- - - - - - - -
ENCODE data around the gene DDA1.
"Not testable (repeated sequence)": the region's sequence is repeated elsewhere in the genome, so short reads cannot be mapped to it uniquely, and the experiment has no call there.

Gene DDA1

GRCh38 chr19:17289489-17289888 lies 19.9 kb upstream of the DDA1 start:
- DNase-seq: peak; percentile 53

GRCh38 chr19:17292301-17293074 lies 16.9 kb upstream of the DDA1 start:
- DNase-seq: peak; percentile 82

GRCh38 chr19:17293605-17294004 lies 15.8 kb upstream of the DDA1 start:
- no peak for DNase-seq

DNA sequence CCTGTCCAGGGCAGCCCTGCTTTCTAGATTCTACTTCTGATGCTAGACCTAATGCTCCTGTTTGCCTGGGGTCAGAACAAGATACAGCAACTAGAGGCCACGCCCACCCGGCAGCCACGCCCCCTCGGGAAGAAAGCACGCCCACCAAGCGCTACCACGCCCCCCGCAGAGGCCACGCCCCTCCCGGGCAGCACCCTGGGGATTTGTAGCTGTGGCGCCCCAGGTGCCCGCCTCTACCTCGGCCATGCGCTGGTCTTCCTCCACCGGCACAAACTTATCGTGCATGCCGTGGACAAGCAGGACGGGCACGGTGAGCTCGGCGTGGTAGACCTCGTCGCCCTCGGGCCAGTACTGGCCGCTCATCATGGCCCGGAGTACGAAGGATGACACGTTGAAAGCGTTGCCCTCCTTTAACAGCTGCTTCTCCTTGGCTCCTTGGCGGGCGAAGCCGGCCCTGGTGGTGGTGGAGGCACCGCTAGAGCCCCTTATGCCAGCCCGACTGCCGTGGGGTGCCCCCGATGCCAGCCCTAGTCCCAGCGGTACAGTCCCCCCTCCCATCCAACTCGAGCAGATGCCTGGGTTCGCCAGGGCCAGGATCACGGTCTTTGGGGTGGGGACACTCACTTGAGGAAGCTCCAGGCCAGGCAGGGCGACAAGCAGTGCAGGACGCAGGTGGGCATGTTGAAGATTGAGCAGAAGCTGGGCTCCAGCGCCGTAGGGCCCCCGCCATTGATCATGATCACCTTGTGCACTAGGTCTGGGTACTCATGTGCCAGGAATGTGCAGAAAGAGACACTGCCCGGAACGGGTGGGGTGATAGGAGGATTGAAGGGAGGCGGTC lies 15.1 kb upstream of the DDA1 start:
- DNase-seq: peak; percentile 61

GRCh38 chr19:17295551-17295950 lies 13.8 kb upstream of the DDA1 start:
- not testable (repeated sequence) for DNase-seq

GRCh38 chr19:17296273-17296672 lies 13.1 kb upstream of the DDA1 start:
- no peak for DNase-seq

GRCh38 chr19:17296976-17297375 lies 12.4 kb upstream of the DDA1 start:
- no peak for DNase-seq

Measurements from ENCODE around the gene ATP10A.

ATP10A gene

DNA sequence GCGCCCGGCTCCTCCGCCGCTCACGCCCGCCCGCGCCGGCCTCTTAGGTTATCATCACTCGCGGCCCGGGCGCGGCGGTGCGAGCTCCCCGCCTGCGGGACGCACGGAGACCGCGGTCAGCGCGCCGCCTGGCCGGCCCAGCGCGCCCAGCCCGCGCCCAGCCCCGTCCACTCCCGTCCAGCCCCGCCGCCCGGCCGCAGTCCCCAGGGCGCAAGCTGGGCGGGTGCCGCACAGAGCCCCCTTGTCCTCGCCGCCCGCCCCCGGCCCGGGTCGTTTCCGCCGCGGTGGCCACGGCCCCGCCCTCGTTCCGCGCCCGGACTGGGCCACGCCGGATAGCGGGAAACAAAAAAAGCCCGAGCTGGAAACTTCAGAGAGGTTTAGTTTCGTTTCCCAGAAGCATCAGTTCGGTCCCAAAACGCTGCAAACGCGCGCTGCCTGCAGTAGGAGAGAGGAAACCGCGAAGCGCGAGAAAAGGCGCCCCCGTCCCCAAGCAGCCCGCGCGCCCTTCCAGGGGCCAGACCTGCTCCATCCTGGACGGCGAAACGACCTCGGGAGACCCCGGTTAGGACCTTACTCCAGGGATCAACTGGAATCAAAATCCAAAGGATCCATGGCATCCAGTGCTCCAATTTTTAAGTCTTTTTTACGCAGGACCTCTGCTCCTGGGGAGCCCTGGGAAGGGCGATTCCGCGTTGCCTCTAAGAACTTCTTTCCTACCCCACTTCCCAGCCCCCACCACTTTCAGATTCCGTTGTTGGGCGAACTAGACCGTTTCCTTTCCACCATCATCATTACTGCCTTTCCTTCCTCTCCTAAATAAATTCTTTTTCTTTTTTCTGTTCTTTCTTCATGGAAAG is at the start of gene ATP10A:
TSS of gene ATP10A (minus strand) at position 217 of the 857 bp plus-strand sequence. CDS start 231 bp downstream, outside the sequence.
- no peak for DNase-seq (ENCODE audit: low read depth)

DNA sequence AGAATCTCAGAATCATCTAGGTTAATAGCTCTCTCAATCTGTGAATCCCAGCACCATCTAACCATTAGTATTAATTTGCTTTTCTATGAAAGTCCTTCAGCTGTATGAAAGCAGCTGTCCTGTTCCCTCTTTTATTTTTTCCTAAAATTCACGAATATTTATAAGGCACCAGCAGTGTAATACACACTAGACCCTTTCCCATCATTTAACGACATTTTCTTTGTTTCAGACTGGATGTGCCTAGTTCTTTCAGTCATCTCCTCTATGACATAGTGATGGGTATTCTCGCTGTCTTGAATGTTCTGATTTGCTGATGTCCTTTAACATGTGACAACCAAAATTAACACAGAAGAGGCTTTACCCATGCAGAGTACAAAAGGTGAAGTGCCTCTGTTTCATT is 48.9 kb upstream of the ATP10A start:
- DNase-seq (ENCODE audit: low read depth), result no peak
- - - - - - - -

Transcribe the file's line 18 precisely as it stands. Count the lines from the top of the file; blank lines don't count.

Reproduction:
Measurements from ENCODE around the gene ATP10A.